"America's reputation suffers, and our ability to bring about change is constrained when we are perceived as idle in the face of mass atrocities and genocide." - Presidential Study Directive 10, April 4, 2011
I sat down this week to write about the progress of the Atrocities Prevention Board (APB), an interagency experiment introduced by President Barack Obama on April 23, 2012. It is the aim of this board to create better strategies for the prevention of mass atrocities and genocide around the world. Seen by many in the human rights community as an encouraging move by the Obama Administration, the APB has the potential to bring about real change for those in dire need of protection from deadly harm. If successful, it could ostensibly serve as a catalyst for a global movement.
The need for progress in civilian protection and atrocity prevention should not be underestimated. The international community has continually floundered in its attempts to implement principles such as the Responsibility to Protect (R2P). One of the main reasons for this has been the struggle to create and actualize realistic prevention strategies. Failed preventative measures are becoming almost a given in our global fight against genocide and crimes against humanity. Far too often situations are left to build until it is too late, and our only course of action is to react to the atrocities that are already underway. This is a failure that needs to be addressed, and one that the APB was specifically created to address.
Sadly though, after hours of scouring the web I was left asking myself whether the board even still existed. Obviously the answer is yes, the board does still exist. Yet, one would be hard pressed to find any evidence of this outside of a handful of articles and blog posts from last spring, and the White House Fact Sheet. This experience left me concerned about what if any progress the board is making, and wondering why the American public is not being kept in the loop.
I would argue an entity such as the APB serves two main purposes. First and foremost, it must work toward the creation of realistic prevention strategies. This will be an ongoing process that will require unending commitment from the agencies involved. Genocide prevention is no simple feat, and the difficulty of this task should not be taken lightly.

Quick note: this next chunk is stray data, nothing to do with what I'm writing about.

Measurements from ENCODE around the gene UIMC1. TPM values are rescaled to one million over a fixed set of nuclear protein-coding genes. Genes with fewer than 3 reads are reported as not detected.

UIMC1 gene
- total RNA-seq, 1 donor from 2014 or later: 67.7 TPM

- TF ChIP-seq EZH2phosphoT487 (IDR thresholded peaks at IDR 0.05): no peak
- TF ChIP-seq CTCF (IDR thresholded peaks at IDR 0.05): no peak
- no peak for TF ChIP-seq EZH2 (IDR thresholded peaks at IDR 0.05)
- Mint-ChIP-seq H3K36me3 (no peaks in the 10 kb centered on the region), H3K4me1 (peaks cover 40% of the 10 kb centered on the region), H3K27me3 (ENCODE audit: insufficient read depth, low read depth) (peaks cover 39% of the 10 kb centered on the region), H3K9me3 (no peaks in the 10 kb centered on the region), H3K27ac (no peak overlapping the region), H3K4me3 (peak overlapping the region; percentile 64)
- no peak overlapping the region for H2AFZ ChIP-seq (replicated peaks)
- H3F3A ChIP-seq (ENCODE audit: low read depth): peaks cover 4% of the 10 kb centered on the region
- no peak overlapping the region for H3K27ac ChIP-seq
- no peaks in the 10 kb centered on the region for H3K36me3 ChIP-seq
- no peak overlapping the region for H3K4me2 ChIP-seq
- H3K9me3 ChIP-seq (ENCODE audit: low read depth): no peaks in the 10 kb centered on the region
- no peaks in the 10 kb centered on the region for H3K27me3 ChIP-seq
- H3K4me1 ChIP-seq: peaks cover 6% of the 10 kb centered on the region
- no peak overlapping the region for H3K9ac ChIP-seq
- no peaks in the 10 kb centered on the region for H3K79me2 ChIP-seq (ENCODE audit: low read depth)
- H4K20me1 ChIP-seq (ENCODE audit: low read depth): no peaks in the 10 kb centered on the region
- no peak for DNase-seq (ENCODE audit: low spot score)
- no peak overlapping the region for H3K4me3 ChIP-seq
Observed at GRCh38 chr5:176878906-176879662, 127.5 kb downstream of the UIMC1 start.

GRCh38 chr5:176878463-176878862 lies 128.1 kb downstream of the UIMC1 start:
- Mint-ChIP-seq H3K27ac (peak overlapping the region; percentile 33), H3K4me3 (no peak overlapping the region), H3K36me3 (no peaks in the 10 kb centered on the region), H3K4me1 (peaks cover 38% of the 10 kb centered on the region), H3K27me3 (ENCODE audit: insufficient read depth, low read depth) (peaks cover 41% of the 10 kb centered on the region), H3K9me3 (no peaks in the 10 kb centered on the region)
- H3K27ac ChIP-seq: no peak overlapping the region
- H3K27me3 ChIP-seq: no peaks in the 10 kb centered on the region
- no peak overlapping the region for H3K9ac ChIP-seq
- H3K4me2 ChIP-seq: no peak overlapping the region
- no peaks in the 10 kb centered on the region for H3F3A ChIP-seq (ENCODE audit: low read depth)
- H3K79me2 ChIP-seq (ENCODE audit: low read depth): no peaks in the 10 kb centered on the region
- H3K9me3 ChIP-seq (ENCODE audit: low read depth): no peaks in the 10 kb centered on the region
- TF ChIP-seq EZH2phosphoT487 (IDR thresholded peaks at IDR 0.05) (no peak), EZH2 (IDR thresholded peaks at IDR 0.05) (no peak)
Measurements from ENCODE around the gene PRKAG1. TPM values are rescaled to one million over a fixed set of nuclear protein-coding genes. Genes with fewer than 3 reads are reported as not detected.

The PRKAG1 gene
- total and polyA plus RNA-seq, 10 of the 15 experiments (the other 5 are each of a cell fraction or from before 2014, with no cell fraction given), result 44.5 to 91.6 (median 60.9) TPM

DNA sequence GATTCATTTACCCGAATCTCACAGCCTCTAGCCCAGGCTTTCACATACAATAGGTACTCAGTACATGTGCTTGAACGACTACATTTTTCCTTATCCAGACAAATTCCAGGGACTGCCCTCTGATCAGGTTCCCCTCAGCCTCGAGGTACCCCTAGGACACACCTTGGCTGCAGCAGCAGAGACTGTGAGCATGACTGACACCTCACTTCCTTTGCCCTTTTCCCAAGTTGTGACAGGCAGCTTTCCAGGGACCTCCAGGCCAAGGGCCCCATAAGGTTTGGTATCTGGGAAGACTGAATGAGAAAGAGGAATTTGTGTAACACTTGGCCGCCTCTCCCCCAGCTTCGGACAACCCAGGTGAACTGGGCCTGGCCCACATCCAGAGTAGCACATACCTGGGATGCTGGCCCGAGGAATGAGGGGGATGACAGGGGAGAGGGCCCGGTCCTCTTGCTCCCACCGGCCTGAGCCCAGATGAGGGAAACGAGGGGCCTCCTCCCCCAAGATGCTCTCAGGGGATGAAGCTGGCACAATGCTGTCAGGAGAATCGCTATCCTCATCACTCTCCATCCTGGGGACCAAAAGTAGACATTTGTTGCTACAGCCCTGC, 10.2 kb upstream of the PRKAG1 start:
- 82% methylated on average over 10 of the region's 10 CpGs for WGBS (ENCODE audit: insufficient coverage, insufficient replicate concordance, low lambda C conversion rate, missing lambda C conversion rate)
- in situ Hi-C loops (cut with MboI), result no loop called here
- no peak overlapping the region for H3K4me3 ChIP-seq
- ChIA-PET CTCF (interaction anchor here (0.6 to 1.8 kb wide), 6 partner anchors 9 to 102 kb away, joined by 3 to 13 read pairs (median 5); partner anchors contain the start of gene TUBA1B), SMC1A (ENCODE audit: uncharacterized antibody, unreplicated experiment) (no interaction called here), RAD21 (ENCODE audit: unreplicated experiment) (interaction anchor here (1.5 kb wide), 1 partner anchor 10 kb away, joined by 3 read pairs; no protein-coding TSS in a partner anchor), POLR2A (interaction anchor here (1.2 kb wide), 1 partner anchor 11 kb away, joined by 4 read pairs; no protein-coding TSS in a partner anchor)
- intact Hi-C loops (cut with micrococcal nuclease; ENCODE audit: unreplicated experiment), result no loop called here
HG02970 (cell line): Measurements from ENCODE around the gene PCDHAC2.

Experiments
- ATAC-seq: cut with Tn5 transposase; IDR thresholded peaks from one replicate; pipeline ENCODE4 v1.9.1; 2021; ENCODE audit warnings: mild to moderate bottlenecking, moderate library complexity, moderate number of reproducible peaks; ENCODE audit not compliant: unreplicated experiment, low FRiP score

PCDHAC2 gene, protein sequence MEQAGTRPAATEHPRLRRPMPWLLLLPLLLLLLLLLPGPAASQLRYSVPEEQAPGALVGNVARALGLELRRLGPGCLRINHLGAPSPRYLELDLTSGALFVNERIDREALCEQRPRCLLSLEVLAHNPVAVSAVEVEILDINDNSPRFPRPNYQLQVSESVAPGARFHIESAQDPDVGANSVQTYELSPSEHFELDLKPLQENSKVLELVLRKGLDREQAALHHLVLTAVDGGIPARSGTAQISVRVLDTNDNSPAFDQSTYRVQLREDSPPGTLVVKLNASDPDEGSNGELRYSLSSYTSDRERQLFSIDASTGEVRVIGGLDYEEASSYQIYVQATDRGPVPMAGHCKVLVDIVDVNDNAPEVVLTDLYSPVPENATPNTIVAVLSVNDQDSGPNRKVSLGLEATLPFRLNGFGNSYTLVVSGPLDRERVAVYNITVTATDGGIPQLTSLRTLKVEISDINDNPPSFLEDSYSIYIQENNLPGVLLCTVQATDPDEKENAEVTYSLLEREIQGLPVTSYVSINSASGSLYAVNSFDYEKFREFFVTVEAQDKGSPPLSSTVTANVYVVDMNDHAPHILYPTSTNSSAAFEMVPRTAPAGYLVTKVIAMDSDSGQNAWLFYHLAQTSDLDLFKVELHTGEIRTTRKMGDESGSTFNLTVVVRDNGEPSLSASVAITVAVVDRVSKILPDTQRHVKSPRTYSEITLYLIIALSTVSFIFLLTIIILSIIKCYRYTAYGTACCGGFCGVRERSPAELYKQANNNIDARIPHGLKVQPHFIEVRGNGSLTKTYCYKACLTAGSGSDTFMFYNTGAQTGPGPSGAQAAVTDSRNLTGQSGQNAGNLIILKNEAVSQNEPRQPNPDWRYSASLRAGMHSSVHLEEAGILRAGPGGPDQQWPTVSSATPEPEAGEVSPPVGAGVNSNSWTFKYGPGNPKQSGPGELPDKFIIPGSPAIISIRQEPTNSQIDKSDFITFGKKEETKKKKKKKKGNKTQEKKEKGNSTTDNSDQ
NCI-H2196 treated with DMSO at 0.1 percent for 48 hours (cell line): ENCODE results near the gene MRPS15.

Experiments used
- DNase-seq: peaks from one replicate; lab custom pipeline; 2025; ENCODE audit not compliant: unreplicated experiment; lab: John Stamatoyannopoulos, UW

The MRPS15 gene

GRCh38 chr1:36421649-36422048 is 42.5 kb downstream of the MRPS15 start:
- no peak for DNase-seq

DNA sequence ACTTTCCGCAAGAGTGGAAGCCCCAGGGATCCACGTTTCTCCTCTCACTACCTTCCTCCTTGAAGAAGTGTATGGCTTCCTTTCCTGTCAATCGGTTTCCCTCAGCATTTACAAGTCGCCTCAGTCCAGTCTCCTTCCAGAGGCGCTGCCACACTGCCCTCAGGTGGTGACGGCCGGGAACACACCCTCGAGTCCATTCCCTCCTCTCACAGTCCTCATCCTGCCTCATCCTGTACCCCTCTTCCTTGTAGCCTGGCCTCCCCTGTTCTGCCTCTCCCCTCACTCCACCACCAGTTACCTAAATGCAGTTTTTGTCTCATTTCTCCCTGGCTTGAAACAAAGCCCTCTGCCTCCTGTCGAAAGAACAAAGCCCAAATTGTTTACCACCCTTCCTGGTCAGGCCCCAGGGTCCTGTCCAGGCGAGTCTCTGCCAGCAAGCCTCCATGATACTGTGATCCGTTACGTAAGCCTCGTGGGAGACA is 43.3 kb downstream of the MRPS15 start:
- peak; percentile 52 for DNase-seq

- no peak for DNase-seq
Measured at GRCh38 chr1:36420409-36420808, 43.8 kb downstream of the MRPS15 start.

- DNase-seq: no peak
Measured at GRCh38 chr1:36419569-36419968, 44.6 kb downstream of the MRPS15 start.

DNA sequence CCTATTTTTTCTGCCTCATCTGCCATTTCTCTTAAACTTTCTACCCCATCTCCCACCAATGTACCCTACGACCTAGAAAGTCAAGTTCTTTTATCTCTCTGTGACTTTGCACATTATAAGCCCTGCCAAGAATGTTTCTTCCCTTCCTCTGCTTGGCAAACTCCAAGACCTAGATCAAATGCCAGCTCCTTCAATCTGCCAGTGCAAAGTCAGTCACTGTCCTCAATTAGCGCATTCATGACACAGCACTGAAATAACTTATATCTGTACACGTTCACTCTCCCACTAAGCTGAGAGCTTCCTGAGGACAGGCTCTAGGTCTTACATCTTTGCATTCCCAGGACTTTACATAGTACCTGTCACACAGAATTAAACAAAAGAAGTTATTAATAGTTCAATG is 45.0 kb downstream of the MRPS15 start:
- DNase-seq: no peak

The second reason for the APB is highlighted in the quote at the top of this post, taken from the Presidential Study Directive on Mass Atrocities that prompted the creation of the APB. The basic sentiment of which is that if the world views the U.S. as complacent when it comes to preventing mass atrocities, we lose our ability to lead on the global level. Thus, it is just as important for the APB to prioritize communication and transparency as it is for it to focus on the actual prevention of atrocities. It is vital for the board to share the progress they are making, even if only in the form of an occasional blog post from a board member. To put it simply, the Atrocity Prevention Board is the ad campaign for America's commitment to atrocity prevention. If they are hidden and silent, so is America's commitment.
Honestly, there are a few incredibly simple steps that I cannot believe have yet to be taken. Where is the board's website? Why is there no Twitter account? One wouldn't think this would be a discussion you would have to have with the Obama administration, but they absolutely need to implement at least a basic online communication strategy. American citizens and the world at large need to see America's commitment to human rights and civilian protection. In the absence of communication from the APB, we are left to assume the U.S. is not committed to these things.
Follow Corrie on Twitter @corrie_hulse
Barack Obama, Genocide, Humanitarian Intervention, R2P, Syria